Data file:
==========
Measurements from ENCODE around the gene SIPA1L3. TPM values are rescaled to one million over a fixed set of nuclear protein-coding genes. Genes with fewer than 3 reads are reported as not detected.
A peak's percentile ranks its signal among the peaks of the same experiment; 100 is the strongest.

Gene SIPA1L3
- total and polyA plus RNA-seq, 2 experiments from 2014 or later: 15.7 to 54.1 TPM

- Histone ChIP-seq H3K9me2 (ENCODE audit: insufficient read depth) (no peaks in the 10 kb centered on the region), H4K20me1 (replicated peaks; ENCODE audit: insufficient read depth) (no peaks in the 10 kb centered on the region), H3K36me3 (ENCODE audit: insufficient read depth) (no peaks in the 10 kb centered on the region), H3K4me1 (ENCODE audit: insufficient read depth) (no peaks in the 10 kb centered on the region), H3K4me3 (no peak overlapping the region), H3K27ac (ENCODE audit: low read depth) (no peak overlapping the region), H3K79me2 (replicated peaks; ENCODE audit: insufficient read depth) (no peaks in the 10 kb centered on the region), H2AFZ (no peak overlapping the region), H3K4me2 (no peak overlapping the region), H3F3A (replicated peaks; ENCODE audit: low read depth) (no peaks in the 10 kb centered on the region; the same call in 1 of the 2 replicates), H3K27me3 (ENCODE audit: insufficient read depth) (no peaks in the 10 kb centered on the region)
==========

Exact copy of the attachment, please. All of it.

Measurements from ENCODE around the gene SIPA1L3. TPM values are rescaled to one million over a fixed set of nuclear protein-coding genes. Genes with fewer than 3 reads are reported as not detected.
A peak's percentile ranks its signal among the peaks of the same experiment; 100 is the strongest.

Gene SIPA1L3
- total and polyA plus RNA-seq, 2 experiments from 2014 or later: 15.7 to 54.1 TPM

- Histone ChIP-seq H3K9me2 (ENCODE audit: insufficient read depth) (no peaks in the 10 kb centered on the region), H4K20me1 (replicated peaks; ENCODE audit: insufficient read depth) (no peaks in the 10 kb centered on the region), H3K36me3 (ENCODE audit: insufficient read depth) (no peaks in the 10 kb centered on the region), H3K4me1 (ENCODE audit: insufficient read depth) (no peaks in the 10 kb centered on the region), H3K4me3 (no peak overlapping the region), H3K27ac (ENCODE audit: low read depth) (no peak overlapping the region), H3K79me2 (replicated peaks; ENCODE audit: insufficient read depth) (no peaks in the 10 kb centered on the region), H2AFZ (no peak overlapping the region), H3K4me2 (no peak overlapping the region), H3F3A (replicated peaks; ENCODE audit: low read depth) (no peaks in the 10 kb centered on the region; the same call in 1 of the 2 replicates), H3K27me3 (ENCODE audit: insufficient read depth) (no peaks in the 10 kb centered on the region)